Best Disc Golf Putting Drills
Becoming a great disc golf player takes a lot of practice. You will have to master many different throwing techniques and learn how to control different types of discs. You will also have to learn how to read a fairway and identify potential hazards.
One of the quickest ways to improve your game is to perform drills. You can practice a specific type of throw multiple times in quick succession to improve your accuracy, power, and technique. By regularly performing drills, your throws will become more reliable and you will shave many strokes off your game.
This article will focus on what is arguably the most important throw in disc golf — the putt. We’ll share a few general disc golf putting tips and detail three of the best disc golf putting drills. Let’s get started!
Why is putting so important in disc golf?
There are a few reasons why working on your disc golf putting skills is so important:
You will perform a putt every hole
Disc golf holes range in length from 250 to 1200 feet. The length will vary based upon the skill level of the course and its design. Some holes will require you to use a distance driver when teeing off while shorter holes will only need a mid range driver. However, every hole will use a putter when you reach the basket. If you can master this essential shot, you will greatly improve your game.
If you aren’t accurate at the hole you can waste many shots
There is nothing worse than throwing an immaculate approach shot, then making a mess of the putt! Don’t be one of those people to spoil an excellent drive by having to throw two or three putts!
Learning putting skills makes you better at approach shots
Becoming a good putter requires excellent accuracy and a good sense of how much power you are putting into the disc. These skills also come in handy when you are throwing approach shots.
General disc golf putting tips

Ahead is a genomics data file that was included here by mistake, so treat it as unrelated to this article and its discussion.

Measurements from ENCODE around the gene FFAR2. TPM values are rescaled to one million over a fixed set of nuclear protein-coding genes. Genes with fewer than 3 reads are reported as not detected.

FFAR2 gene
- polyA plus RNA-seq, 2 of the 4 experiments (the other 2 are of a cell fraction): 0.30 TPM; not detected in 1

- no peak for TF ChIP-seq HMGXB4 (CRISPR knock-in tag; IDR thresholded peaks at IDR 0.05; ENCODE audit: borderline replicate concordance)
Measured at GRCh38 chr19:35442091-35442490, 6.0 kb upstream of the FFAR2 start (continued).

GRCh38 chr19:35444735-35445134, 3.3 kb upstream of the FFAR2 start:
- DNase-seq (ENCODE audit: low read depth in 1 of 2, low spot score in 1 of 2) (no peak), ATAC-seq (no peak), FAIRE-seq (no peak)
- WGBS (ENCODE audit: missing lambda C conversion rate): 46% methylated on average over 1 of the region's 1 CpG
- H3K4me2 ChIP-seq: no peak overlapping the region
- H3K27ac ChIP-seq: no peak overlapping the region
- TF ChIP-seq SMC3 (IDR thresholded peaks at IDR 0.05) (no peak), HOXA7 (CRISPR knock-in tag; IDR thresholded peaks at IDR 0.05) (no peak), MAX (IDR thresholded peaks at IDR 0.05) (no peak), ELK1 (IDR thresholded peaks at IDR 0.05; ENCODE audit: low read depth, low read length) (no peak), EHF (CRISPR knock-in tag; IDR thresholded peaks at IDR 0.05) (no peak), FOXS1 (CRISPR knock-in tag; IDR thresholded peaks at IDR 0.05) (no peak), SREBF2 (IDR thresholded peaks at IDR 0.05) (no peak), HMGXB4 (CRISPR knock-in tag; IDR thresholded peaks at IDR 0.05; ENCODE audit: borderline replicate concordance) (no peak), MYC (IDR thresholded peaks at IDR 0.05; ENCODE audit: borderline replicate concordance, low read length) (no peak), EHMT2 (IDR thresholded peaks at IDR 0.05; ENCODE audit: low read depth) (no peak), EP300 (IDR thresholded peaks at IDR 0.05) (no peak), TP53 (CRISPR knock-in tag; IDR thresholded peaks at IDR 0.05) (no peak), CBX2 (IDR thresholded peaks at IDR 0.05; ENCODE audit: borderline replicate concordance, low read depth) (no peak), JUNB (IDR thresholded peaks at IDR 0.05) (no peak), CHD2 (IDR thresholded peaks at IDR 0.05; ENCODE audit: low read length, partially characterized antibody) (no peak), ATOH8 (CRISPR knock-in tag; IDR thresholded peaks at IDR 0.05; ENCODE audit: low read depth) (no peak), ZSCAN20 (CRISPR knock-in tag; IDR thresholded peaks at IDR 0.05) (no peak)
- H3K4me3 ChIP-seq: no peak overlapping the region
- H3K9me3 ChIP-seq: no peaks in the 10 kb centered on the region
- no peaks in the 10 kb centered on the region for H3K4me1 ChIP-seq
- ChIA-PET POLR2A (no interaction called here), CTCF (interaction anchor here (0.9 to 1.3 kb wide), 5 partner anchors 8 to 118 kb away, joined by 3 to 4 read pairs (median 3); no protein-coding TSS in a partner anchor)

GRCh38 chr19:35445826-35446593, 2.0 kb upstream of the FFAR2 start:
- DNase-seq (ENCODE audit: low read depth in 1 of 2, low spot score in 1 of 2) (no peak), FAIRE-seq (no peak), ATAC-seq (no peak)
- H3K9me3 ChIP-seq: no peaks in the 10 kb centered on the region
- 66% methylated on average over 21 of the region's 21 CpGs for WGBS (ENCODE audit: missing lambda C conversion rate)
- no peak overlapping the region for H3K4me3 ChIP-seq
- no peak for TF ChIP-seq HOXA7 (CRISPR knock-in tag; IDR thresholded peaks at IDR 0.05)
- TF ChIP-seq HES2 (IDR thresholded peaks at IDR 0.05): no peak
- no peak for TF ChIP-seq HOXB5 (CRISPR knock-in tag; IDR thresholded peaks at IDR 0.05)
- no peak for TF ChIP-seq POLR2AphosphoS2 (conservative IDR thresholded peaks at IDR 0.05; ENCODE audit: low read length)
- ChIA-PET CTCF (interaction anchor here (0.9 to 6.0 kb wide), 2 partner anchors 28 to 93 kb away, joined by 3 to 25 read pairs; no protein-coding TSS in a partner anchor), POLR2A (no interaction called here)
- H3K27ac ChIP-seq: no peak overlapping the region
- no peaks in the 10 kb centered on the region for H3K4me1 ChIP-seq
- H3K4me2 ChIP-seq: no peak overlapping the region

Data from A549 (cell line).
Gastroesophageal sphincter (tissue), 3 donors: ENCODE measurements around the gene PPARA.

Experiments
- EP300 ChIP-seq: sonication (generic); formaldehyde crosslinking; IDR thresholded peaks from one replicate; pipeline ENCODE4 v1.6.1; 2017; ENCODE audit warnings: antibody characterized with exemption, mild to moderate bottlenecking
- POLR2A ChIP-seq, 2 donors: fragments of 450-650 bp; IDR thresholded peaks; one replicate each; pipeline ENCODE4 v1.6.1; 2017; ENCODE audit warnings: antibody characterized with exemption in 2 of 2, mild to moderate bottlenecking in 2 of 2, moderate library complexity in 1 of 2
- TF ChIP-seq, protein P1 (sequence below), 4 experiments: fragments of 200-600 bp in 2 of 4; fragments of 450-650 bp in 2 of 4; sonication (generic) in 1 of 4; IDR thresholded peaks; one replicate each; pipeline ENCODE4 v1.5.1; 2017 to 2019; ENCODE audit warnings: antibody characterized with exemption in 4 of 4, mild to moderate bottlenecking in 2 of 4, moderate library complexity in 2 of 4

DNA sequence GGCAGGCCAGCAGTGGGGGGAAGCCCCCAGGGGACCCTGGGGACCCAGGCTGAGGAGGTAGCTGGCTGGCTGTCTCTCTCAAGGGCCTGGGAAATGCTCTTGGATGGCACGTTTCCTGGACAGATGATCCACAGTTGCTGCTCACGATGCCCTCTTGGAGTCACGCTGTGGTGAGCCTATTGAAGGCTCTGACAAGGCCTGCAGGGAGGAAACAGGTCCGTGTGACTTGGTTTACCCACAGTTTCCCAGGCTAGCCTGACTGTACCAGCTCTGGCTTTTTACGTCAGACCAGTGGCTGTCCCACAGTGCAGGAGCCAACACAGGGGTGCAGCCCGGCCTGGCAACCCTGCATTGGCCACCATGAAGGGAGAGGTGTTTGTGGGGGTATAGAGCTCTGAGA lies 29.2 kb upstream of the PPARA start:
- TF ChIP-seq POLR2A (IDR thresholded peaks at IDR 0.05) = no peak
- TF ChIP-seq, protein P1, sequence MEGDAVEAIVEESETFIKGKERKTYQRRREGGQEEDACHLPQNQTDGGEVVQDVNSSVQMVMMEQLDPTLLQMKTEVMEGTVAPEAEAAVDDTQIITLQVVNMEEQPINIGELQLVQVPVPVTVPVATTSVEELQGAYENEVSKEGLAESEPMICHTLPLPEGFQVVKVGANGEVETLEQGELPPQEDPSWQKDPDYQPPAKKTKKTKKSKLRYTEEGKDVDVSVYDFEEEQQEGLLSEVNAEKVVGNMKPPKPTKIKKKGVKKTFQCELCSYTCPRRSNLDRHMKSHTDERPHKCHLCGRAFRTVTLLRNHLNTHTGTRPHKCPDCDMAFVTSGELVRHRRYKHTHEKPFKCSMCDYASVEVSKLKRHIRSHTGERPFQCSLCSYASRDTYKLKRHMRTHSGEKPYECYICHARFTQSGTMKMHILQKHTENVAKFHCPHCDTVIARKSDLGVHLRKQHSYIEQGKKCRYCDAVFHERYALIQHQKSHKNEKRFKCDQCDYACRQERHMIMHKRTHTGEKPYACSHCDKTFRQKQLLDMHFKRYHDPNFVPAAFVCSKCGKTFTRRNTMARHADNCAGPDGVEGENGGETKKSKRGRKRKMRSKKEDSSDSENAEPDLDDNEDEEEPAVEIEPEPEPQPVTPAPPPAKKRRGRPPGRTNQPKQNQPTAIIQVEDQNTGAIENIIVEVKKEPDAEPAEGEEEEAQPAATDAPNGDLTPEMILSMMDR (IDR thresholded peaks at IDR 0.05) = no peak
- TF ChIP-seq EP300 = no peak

Here are a few general tips to keep in mind when performing your drills:
Try different putting styles
You may have noticed that experienced players use multiple putting styles. Sometimes they will throw putts with a lot of spin to stabilize the shot and help it float gently to the basket with a mild curve. Other times will push the putt directly at the basket with little spin. You should try different putting styles to see which one feels the most comfortable and gives you the most consistency. Common putting styles include:
- Spin putt
This is the most common way that putts are thrown because it feels natural. You simply throw the putter like you would a frisbee. The spin will help stabilize its trajectory. The downside of this throw is that it can be less reliable because you use more parts of the body when throwing.
- Push putt
At the other end of the scale is the push putt, which is a throw that uses as little spin as possible. Take a firm grip on the disc and driving your body forward, push it at the basket. Many professionals swear by the push putt. Here is a short video demonstrating the difference between a spin putt and push putt.
- Turbo putt
A turbo putt involves throwing the putter overhand. You will place your thumb in the middle of the bottom of the disc and your fingers on the rim. It looks similar to the motion of throwing a javelin. This putting style comes in handy when you have obstacles in the way that prevent a standard putt. Here is a short video of the turbo putt in action.
- Straddle putt
A straddle putt uses a different stance to other putts, allowing you to throw the putter from between your legs. It can be thrown with or without spin. Here is a short video demonstrating the straddle putt.
Plan your putt
Before you throw a putt, think about the various factors that will affect your shot, including:
- Hazards and obstacles
Take a look at the basket in front of you and think about the hazards and obstacles surrounding it. Do you have an unobstructed shot? Enough room to move? Are there hazards behind the basket you will enchanter if you throw the disc too far?